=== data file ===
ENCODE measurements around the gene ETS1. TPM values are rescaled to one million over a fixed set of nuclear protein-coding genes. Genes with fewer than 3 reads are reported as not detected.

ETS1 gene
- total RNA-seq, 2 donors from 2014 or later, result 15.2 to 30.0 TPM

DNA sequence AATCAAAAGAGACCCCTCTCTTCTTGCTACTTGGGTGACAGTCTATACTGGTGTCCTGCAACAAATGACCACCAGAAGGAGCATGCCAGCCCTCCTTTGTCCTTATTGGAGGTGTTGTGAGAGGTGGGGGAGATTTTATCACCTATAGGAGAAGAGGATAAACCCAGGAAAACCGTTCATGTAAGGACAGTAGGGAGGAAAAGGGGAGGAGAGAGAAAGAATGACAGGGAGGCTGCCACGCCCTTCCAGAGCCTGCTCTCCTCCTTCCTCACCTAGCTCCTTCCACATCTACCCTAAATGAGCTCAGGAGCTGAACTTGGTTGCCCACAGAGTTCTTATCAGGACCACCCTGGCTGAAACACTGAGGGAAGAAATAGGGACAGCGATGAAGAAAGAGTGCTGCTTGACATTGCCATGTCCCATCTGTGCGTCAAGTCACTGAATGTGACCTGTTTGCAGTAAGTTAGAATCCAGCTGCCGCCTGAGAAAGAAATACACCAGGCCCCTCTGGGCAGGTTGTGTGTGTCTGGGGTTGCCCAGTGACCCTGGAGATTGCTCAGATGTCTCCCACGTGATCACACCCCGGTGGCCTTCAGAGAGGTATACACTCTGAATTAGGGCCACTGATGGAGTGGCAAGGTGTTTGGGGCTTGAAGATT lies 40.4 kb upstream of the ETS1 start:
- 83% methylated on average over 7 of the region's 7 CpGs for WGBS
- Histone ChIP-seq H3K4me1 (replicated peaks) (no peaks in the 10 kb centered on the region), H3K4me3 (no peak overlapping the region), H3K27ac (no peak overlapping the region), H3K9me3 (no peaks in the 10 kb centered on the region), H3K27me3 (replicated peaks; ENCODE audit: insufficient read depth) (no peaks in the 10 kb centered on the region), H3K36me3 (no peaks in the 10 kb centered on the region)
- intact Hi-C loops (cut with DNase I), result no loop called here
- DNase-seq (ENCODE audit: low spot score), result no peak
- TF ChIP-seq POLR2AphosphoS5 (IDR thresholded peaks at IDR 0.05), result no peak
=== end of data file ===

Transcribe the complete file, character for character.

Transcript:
ENCODE measurements around the gene ETS1. TPM values are rescaled to one million over a fixed set of nuclear protein-coding genes. Genes with fewer than 3 reads are reported as not detected.

ETS1 gene
- total RNA-seq, 2 donors from 2014 or later, result 15.2 to 30.0 TPM

DNA sequence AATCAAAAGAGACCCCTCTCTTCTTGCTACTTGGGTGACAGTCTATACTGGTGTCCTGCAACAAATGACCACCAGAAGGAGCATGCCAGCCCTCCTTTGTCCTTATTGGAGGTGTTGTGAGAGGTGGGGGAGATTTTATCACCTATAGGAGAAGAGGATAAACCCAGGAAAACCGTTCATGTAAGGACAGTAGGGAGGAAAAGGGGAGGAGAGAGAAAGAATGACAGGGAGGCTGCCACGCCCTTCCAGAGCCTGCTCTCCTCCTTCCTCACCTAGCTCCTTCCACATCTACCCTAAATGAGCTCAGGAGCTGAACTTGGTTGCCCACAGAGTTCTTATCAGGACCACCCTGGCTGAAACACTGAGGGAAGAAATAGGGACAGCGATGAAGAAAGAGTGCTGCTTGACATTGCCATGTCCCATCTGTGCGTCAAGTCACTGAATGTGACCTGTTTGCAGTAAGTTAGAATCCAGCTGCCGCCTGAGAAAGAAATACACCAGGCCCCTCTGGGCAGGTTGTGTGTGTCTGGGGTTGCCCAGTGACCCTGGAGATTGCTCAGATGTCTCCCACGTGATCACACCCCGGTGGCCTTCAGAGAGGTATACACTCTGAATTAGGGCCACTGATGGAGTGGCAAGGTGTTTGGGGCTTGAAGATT lies 40.4 kb upstream of the ETS1 start:
- 83% methylated on average over 7 of the region's 7 CpGs for WGBS
- Histone ChIP-seq H3K4me1 (replicated peaks) (no peaks in the 10 kb centered on the region), H3K4me3 (no peak overlapping the region), H3K27ac (no peak overlapping the region), H3K9me3 (no peaks in the 10 kb centered on the region), H3K27me3 (replicated peaks; ENCODE audit: insufficient read depth) (no peaks in the 10 kb centered on the region), H3K36me3 (no peaks in the 10 kb centered on the region)
- intact Hi-C loops (cut with DNase I), result no loop called here
- DNase-seq (ENCODE audit: low spot score), result no peak
- TF ChIP-seq POLR2AphosphoS5 (IDR thresholded peaks at IDR 0.05), result no peak